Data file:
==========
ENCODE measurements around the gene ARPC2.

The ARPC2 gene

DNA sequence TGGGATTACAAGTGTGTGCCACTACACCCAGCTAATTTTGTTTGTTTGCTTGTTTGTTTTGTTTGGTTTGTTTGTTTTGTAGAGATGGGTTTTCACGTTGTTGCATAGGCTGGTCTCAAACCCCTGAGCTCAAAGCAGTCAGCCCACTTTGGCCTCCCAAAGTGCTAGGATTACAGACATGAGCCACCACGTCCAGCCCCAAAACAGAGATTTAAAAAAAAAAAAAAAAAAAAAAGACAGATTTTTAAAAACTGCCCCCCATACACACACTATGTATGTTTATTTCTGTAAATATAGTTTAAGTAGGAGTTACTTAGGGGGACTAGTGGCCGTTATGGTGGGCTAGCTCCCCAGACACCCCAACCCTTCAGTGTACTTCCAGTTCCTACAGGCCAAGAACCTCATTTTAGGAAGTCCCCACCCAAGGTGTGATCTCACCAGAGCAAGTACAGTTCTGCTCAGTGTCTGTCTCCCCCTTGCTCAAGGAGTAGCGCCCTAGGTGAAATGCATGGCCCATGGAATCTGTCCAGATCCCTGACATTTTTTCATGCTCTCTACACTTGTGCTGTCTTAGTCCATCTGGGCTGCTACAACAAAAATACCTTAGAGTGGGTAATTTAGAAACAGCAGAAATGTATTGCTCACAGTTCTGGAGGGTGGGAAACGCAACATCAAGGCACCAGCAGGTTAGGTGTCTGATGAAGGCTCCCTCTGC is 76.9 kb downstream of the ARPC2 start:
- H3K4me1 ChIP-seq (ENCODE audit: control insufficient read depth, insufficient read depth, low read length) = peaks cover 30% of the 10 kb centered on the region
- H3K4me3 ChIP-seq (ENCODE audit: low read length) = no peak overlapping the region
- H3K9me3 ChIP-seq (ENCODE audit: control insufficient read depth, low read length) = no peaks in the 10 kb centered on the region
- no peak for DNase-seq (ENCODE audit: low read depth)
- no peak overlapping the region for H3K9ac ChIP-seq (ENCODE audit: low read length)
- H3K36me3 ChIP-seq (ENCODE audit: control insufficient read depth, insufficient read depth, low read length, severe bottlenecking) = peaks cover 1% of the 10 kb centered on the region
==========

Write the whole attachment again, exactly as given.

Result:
ENCODE measurements around the gene ARPC2.

The ARPC2 gene

DNA sequence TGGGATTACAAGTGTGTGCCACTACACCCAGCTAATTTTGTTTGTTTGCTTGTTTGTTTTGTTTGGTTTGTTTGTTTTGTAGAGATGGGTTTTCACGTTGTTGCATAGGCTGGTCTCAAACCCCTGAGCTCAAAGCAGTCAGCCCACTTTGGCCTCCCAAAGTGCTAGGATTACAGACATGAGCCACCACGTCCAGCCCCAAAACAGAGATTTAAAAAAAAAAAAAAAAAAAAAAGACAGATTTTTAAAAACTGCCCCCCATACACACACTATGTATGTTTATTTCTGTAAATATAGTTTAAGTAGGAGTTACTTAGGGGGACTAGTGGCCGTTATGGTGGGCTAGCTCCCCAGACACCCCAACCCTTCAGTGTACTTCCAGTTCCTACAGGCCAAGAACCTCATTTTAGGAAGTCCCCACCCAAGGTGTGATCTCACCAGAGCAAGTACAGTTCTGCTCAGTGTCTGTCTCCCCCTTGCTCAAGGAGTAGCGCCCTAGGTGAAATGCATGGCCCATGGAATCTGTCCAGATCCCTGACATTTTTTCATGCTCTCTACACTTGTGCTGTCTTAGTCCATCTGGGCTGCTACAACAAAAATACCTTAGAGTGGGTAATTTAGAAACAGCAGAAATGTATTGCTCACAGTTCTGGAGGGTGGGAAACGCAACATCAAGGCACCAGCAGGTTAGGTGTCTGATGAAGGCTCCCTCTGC is 76.9 kb downstream of the ARPC2 start:
- H3K4me1 ChIP-seq (ENCODE audit: control insufficient read depth, insufficient read depth, low read length) = peaks cover 30% of the 10 kb centered on the region
- H3K4me3 ChIP-seq (ENCODE audit: low read length) = no peak overlapping the region
- H3K9me3 ChIP-seq (ENCODE audit: control insufficient read depth, low read length) = no peaks in the 10 kb centered on the region
- no peak for DNase-seq (ENCODE audit: low read depth)
- no peak overlapping the region for H3K9ac ChIP-seq (ENCODE audit: low read length)
- H3K36me3 ChIP-seq (ENCODE audit: control insufficient read depth, insufficient read depth, low read length, severe bottlenecking) = peaks cover 1% of the 10 kb centered on the region